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Senators urge against lowering rank of Israeli-Palestinian security ties coordinator

Congress passed law reducing number of generals, but bipartisan group asks Pentagon not to apply it to Jerusalem post, saying high-level engagement critical amid current tensions

Jacob Magid is The Times of Israel's US correspondent based in New York

Members of the Palestinian special police forces wait to compete during the 7th Annual International Warrior Competition hosted by the King Abdullah Special Operations Training Center (KASOTC), Sunday, April 19, 2015, Amman, Jordan. (AP Photo/Raad Adayleh)
Members of the Palestinian special police forces wait to compete during the 7th Annual International Warrior Competition hosted by the King Abdullah Special Operations Training Center (KASOTC), Sunday, April 19, 2015, Amman, Jordan. (AP Photo/Raad Adayleh)

A bipartisan group of 32 US senators on Friday urged the Pentagon not to downgrade the rank of the military post tasked with bolstering security coordination between Israel and the Palestinian Authority.

The Pentagon is planning to lower the rank required to be appointed US Security Coordinator (USSC) in Jerusalem from a three-star general to colonel, an official confirmed to The Times of Israel. The move is a result of the National Defense Authorization Act (NDAA) passed by Congress in 2017, which included a provision to reduce the number of generals and flag officers by 111 in order to lower spending costs.

While a majority of the senators who penned the letter Friday to Defense Secretary Lloyd Austin voted for the 2017 NDAA, they argued that including the USSC in Jerusalem on the list of posts to be downgraded “would undermine US leadership and credibility in a region where it is essential to have a high-ranking officer who can engage with other nations’ highest-level military leaders.”

“Downgrading this position would undermine critical security programs and degrade communications between Israelis and Palestinians, which the USSC facilitates,” the senators wrote in the letter led by Democrat Jon Ossoff and Republican Lindsey Graham.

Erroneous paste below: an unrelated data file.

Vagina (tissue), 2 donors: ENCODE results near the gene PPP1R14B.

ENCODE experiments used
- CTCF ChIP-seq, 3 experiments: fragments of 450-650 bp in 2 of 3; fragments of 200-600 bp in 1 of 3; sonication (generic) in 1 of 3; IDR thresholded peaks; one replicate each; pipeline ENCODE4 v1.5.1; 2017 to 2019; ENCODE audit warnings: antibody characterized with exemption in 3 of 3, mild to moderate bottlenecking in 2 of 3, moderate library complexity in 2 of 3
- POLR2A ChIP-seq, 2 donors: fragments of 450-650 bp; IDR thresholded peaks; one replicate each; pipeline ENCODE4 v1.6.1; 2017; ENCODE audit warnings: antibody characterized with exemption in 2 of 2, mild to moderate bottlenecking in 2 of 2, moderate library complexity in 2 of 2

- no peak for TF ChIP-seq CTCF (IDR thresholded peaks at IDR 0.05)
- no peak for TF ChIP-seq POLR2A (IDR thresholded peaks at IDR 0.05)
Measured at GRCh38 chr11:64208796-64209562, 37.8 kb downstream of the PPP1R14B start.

Secretary of State Antony Blinken and Ambassador to Israel Tom Nides have also raised their concern regarding the planned downgrade, an official told The Times of Israel, adding that Israel’s Defense Ministry raised similar objections.

The office of the USSC in Jerusalem was established in 2005 as part of the Bush administration’s Roadmap for Peace. The international team includes representatives from the United Kingdom, Canada, the Netherlands, Italy, Turkey, Poland and Bulgaria but it is headed by the US, whose representative is also the highest-ranked in the group. The current USSC is Lieutenant General Michael Fenzel.

Palestinian policemen participate in a training session at their headquarters in the West Bank city of Hebron on January 30, 2019. (HAZEM BADER / AFP)

Since its inception, the USSC has focused on reforming and strengthening the PA security forces and bolstering that force’s coordination with Israel, which the IDF has long touted as critical for stability in the region.

Supporters of maintaining the three-star rank say it also has allowed the USSC to gain access to high-level officials in Washington, Jerusalem and Ramallah who would not take the post as seriously if it were filled by a colonel.

The USSC has proven particularly essential during times of crisis in Israeli-Palestinian ties. When the PA announced the severing of its security coordination with Israel, amid 2017 tensions surrounding the Temple Mount, the USSC was left as the only channel through which the sides were able to communicate in order to prevent further deterioration of relations. The USSC also facilitates the transfer of much-needed weaponry to the PA security forces, serving as an assuring presence for skeptical onlookers in Israel whose tacit approval is needed for such handovers to go through.

“The USSC is perhaps the most successful US initiative in the Israeli-Palestinian context,” argue the Israel Policy Forum’s Shira Efron and the Washington Institute for Near East’s Policy’s Ghaith al-Omari in a recent joint paper.

“Without much fanfare, it has played a central role in rebuilding Israeli-Palestinian relations after the Second Intifada, reducing violence in a sustained manner, and creating a reasonably professional, capable security sector that can be the nucleus for building a future Palestinian state.”

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